Universities Generate More Startups

One fact is for sure, the world economy looks rather complicated these days. Another true fact is that more research and entrepreneurship create jobs and growth. The good news is universities are ramping up their efforts to commercialize their research. Universities filed more patents, created more startups, and licensed more technologies in fiscal year 2010 than in prior years, according to a survey conducted by the Association of University Technology Managers. The Chronicle of Higher Education reported that patents has grown from 3,088 in 2009 to 4109 in 2010 and the number of startups based on university technology also increased from 555 to 613.

One challenge many of the university based startup companies are facing is their early-stage technology that may not be an attractive investment opportunity for venture capitalists until their idea is further developed. Some universities are working to fill that gap by creating their own commercialization funds or providing resources to finance experiments or prototypes that don’t typically have a place in academic labs.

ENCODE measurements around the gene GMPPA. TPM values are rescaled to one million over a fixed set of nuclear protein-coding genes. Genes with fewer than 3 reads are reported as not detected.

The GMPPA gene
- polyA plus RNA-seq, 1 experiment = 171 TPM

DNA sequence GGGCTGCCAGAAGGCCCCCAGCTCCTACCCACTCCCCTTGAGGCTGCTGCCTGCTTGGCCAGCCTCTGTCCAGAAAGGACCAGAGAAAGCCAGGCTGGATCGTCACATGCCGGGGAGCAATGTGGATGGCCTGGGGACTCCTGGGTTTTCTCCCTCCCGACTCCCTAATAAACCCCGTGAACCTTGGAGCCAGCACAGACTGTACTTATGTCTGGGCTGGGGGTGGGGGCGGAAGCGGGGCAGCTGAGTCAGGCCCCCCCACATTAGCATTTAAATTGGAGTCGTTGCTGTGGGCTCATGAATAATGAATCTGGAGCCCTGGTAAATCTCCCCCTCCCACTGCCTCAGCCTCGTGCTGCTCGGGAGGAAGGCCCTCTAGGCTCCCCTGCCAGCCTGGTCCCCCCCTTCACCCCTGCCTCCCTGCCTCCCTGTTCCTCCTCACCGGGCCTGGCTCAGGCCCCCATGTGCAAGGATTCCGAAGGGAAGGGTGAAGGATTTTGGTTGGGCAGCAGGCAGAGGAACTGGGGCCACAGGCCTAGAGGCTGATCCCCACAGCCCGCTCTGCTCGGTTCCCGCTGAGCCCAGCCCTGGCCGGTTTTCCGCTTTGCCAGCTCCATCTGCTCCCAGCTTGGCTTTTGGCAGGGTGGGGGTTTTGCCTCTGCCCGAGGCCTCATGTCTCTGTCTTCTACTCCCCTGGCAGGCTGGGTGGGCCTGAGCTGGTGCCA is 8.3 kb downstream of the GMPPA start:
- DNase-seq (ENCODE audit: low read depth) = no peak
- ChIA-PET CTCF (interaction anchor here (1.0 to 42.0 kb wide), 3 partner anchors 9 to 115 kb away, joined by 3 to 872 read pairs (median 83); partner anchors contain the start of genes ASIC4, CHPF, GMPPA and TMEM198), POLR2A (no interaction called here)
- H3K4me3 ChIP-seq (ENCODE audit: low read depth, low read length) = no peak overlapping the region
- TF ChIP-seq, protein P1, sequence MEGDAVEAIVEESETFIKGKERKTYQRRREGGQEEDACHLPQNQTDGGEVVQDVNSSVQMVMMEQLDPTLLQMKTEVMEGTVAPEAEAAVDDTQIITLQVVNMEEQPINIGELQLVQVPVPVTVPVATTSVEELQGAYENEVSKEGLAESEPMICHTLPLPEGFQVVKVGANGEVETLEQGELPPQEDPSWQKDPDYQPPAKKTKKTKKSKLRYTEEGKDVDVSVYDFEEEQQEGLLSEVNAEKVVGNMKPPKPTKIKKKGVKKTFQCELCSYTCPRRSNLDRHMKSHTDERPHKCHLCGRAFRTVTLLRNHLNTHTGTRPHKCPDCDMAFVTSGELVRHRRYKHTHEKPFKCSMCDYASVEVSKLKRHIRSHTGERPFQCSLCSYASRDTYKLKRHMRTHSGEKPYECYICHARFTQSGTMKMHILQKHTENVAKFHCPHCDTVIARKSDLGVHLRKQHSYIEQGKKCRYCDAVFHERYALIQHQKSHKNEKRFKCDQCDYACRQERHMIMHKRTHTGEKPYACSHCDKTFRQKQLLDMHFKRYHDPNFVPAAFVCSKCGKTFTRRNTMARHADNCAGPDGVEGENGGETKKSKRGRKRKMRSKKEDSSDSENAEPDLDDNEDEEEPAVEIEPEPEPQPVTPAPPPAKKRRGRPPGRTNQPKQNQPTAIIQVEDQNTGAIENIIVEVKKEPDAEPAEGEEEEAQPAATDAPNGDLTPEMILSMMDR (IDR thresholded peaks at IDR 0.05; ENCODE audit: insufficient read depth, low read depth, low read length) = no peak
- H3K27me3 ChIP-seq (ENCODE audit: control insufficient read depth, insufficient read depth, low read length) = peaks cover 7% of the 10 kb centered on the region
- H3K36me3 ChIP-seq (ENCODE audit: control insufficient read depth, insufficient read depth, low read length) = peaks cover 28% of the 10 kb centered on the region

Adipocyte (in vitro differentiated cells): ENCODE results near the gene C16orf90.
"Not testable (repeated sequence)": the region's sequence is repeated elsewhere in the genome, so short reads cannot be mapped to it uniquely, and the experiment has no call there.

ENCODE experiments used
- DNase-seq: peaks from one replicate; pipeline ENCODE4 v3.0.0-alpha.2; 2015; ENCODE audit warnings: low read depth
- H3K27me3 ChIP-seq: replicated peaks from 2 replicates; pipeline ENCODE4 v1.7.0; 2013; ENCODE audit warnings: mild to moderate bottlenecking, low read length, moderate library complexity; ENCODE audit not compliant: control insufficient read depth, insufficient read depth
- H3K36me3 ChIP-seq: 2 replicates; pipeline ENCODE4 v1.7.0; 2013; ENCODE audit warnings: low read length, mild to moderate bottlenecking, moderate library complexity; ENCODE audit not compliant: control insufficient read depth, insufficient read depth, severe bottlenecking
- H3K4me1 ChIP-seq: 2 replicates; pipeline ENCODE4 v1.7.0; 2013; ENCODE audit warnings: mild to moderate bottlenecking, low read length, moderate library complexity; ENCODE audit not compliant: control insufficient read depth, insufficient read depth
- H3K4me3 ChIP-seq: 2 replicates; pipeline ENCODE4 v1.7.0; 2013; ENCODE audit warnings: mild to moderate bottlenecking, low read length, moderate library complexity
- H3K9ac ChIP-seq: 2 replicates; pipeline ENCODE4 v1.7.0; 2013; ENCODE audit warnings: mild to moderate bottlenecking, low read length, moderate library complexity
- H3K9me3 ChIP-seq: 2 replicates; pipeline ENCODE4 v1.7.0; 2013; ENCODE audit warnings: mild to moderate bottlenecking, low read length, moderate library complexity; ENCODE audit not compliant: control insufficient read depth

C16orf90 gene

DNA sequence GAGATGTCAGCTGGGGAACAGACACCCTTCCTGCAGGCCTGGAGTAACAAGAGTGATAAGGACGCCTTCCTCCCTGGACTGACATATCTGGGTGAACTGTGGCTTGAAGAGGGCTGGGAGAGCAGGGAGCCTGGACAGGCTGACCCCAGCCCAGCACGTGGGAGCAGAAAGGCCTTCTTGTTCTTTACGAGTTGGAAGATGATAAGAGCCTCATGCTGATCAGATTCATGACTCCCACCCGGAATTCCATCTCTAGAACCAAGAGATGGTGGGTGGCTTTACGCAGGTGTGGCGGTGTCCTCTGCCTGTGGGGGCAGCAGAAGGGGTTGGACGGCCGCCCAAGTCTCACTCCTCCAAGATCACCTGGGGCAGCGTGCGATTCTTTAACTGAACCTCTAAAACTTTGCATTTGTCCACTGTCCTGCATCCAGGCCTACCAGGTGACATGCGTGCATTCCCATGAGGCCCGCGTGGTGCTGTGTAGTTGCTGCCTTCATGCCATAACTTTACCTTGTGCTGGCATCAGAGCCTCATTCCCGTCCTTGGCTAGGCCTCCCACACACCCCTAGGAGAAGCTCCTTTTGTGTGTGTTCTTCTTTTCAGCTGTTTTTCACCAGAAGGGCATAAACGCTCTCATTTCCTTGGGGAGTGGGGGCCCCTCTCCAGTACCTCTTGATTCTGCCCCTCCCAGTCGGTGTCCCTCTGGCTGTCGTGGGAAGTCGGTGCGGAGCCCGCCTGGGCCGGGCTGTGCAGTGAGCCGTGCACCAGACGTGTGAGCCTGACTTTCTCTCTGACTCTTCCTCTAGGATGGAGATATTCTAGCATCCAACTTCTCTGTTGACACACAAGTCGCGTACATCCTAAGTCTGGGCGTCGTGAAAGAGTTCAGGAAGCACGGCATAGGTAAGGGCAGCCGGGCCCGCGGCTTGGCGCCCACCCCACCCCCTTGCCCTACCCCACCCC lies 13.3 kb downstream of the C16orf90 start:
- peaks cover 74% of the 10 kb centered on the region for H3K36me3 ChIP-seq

Start-up Chile: A National Entrepreneurship Experiment

These last weeks there has been a heavy debate amongst Danish entrepreneurs about the Danish conditions for entrepreneurship – Martin Thorborg’s fiery critique of the so-called entrepreneurship tax and the Gus Murray case being the most noticeable. Meanwhile, in Chile the government has taken a very different approach towards entrepreneurship – an ambitious project aiming to transform Chile into the entrepreneurship hub of Latin America.

http://www.youtube.com/watch?v=HEgFRHKU-wU

From Brain-Drain to Entrepreneurship Hub
As many other developing countries Chile has historically experienced young talent leaving the country resulting in a serious brain-drain. In an effort to reverse this negative development the Chilean government has launched the project Start-up Chile. The project aims to attract world-class early stage entrepreneurs to start their business in Chile with the end-goal of transforming Chile into the entrepreneurship hub of Latin America and changing the Chilean mindset by fostering a new entrepreneurial spirit through success stories.